2019 “Cambios religiosos y dinámicas demográficas: más allá de la Teoría de la Secularización. El caso del catolicismo en la ciudad de Córdoba, Argentina”. First author with Hugo H. Rabbia. Revista de Estudios Sociales 69: 14-27. https:// doi.org/10.7440/res69.2019.02
2019 "Why Study Religion from a Latin American Sociological Perspective? An Introduction to Religions Issue, “Religion in Latin America, and among Latinos Abroad”." Religions 10, no. 6: 399.
2019 “The Symbolic Efficacy of Pope Francis’ Religious Capital and the Agency of the Poor”. Sociology, https://doi.org/10.1177/0038038519853109
2018 “Catholic legitimization up for grabs: The political pluralization of Argentinean Catholicism in the 1960s” (First author with Fortunato Mallimaci) Journal of Contemporary Religion, v. 33, i. 3, p. 427-445.
2018 “Latin America’s Contemporary Religious Imaginary”. Social Imaginaries v4. n2 p. 87-106
2017 “Introduction. Lived religion in Latin America and Europe. Roman Catholics and their practices” in Visioni LatinoAmericane, y. IX, n. 17, Luglio 2017. P. 13-23.
2017 "Making sense of Latin America’s religious landscape" (First author with Catalina Romero, Hugo Rabbia and Nestor Da Costa) Critical Research on Religion. Article first published online: September 20, 2017 https://doi.org/10.1177/2050303217732131 Vol 5, Issue 3, pp. 308 – 326, December 2017.
2019 Campion Hall, University of Oxford, U.K. D’Arcy Lectures, January – March. Hilary term.
Visiting Scholar - Department of Political Science, University of Michigan, 2009 - 2010.
Grant from Irmgard Coninx Foundation for the Tenth Berlin Roundtables on Urban Governance. “Urban Governance: Innovation, Insecurity and the Power of Religion”, Social Science Research Center Berlin (WZB), Humboldt University, Berlin, March 2009.
Grant for the Symposium “Politics and the Religious Imagination”. Faith Forward Series: Exploring Religion, Culture and Conflict Symposium. Trinity Western University, Langley, British Columbia, Canada, March 2008.
The transformation of lived religion in urban Latin America: a study of contemporary Latin Americans’ experience of the transcendent (*).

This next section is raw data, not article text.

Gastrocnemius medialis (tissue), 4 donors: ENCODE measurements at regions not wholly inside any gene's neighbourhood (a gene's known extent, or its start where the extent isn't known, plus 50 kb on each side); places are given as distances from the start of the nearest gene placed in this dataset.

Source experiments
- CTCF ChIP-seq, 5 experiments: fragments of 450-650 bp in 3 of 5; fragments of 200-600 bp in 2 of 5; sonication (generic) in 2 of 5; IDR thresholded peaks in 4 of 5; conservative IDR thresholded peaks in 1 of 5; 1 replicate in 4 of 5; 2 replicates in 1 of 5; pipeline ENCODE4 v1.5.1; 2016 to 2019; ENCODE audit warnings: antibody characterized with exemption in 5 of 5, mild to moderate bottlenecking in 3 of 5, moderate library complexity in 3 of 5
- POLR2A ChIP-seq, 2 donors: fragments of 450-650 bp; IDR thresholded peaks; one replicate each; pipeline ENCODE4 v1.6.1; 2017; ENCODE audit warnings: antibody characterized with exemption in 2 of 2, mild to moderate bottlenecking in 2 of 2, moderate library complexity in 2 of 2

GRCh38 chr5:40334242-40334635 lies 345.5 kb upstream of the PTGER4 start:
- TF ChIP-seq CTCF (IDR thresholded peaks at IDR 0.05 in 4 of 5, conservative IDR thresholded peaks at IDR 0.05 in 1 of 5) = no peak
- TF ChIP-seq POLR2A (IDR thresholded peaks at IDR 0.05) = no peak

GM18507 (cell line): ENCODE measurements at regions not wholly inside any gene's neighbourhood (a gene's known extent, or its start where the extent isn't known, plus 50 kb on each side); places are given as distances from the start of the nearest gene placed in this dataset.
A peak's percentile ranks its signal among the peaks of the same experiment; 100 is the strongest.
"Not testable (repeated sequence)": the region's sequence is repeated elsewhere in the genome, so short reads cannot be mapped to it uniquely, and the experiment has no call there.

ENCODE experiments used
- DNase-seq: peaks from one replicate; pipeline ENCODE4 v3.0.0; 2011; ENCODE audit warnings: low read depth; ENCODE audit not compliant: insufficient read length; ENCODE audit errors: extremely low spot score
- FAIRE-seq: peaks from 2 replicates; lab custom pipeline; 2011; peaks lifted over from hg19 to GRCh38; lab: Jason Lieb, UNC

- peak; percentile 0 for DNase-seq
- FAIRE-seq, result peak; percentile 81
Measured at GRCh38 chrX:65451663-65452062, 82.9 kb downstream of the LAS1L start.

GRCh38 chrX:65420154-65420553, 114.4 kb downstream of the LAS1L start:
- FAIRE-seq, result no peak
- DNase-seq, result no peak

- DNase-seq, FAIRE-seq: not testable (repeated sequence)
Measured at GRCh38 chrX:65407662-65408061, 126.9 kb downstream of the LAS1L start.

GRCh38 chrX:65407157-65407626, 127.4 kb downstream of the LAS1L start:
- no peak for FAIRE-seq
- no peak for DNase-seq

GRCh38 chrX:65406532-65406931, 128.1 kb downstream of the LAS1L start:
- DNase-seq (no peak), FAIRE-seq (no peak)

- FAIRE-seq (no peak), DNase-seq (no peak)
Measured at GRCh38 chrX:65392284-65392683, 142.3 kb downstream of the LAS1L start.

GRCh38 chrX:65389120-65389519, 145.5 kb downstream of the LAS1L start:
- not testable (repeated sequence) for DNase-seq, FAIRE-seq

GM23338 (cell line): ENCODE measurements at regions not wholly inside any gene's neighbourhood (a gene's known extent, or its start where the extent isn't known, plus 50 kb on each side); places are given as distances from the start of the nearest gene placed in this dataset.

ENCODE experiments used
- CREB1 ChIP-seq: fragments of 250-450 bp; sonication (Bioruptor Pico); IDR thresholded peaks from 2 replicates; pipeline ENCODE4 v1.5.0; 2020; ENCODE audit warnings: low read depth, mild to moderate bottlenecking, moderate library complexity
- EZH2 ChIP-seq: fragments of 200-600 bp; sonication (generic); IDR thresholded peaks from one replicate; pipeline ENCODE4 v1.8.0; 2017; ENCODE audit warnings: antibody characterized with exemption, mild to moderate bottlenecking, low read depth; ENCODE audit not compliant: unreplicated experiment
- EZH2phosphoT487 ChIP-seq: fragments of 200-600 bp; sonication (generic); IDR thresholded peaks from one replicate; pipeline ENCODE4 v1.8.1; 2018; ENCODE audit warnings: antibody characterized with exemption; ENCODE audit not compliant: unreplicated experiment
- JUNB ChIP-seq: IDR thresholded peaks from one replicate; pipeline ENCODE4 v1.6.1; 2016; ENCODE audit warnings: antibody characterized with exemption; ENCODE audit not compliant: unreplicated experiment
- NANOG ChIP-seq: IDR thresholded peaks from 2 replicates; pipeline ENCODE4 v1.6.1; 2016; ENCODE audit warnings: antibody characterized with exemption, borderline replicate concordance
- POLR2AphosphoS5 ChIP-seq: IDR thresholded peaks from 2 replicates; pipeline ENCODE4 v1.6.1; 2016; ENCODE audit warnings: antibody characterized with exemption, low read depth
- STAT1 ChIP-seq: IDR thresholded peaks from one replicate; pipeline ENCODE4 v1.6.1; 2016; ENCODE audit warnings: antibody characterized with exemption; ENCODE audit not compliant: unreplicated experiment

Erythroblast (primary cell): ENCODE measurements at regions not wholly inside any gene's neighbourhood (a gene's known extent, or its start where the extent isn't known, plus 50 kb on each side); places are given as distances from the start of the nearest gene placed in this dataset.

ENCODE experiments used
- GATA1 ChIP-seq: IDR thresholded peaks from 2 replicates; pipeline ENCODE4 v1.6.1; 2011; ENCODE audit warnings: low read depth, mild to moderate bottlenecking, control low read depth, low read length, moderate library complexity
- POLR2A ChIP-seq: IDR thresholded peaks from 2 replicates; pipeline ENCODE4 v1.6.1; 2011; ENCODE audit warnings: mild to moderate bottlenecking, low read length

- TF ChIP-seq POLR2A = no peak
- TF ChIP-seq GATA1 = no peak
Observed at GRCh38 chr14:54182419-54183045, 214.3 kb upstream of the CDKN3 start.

This groundbreaking project explores how urban, contemporary Latin Americans, both believers and non-believers, from different social classes and generations experience transcendence in everyday life. This study will not rely on past approaches to studying secularization in North America and Europe, but rather it will bring a new perspective—that of ordinary people acknowledging their free will and creativity in the religious/spiritual realm. How do people articulate free will within their religious/spiritual traditions and exercise their creativity and talent for innovation in prayer or in other religious/spiritual practices? How have everyday life dynamics and religious competition affected lived religion? We will explore the quest for the divine at the borders of religious institutions and in relation to them, in 3 different cities which have experienced significant religious pluralization and competition: Córdoba, Argentina; Lima, Perú; and Montevideo, Uruguay. We will sample people from different SES groups, self-identified as ‘nones’ (agnostics, non-affiliated, atheist, etc.), Catholics, Evangelicals (including main line Protestants, Evangelicals, neo-Evangelicals), and Other Traditions (including Jews, Muslims, Mormons, Afro cults, Native American spiritualities, New Age, etc.), collecting ‘religious/spiritual narratives’ through in-depth interviews of life histories and ‘object-elicitation’ meetings about pictures of significant places, symbols, and meaningful artifacts. We will focus on the story itself, using the interviewees’ spontaneous narrations as our main resource to develop a grounded theory of Latin Americans’ lived religiosity/spirituality. The project will contribute to a growing understanding of human nature and its relationship with the divine by disseminating the findings to scholarly audiences (conferences, papers, book), religious/spiritual leaders and journalists (workshops), and the general public (press releases, trade book).
(*)This project is made possible through the support of a grant from the John Templeton Foundation.